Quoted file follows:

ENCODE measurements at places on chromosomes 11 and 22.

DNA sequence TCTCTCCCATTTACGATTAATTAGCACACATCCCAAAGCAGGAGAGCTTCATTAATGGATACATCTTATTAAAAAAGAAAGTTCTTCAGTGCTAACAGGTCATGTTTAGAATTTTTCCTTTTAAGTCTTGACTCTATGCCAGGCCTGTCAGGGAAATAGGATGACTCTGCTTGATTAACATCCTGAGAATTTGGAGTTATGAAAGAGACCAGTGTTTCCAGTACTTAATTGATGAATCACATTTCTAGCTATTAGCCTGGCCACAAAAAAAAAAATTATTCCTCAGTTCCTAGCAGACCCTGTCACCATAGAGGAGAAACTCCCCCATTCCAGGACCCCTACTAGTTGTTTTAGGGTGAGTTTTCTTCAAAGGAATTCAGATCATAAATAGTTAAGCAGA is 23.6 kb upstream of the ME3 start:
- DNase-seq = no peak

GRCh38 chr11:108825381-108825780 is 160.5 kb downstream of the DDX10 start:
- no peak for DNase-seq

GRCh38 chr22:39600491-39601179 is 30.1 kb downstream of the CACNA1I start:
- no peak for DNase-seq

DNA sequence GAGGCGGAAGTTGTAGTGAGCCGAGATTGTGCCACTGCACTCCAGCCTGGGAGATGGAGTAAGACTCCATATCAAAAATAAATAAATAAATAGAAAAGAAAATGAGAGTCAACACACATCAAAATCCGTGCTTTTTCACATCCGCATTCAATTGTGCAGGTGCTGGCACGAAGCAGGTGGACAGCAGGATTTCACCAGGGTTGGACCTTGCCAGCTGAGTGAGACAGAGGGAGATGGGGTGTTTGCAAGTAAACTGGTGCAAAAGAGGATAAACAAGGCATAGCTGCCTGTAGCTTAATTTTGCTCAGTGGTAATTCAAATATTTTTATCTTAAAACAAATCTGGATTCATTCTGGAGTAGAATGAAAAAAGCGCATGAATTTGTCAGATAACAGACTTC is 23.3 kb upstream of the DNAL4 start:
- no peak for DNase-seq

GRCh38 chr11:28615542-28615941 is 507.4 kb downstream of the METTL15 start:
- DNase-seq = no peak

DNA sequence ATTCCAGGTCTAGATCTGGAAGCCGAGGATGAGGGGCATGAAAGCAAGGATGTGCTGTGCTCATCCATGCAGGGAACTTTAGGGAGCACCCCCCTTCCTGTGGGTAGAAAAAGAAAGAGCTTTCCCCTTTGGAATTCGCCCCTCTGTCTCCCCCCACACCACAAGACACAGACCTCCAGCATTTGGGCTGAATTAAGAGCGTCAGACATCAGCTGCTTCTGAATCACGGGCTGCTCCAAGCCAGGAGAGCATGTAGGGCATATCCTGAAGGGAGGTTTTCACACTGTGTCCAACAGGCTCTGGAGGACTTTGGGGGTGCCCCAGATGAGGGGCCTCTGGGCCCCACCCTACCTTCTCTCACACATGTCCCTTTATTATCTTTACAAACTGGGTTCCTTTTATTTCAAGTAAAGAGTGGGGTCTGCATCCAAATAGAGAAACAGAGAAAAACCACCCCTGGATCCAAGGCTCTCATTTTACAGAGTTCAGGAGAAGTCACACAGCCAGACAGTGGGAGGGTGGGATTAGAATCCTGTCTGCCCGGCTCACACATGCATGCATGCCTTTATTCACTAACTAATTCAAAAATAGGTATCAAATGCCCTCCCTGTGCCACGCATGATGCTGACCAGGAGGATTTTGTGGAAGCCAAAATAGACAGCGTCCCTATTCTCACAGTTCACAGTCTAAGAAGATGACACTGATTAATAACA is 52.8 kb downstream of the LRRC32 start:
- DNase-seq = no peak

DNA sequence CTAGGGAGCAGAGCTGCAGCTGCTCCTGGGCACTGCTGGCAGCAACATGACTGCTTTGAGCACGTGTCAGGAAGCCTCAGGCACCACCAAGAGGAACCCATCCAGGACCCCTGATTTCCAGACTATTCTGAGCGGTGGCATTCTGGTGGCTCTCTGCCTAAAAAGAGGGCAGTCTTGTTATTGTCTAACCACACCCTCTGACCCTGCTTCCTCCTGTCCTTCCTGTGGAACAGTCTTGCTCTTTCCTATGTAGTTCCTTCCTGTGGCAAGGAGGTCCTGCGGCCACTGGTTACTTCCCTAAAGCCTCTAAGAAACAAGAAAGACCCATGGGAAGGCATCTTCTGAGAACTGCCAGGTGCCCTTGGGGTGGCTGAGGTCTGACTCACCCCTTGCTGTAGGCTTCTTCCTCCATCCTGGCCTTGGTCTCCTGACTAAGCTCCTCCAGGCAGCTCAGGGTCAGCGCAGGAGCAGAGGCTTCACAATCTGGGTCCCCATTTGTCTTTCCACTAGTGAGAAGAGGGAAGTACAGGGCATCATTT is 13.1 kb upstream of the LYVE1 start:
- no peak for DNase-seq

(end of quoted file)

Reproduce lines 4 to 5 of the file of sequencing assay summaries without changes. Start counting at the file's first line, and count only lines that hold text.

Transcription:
GRCh38 chr11:108825381-108825780 is 160.5 kb downstream of the DDX10 start:
- no peak for DNase-seq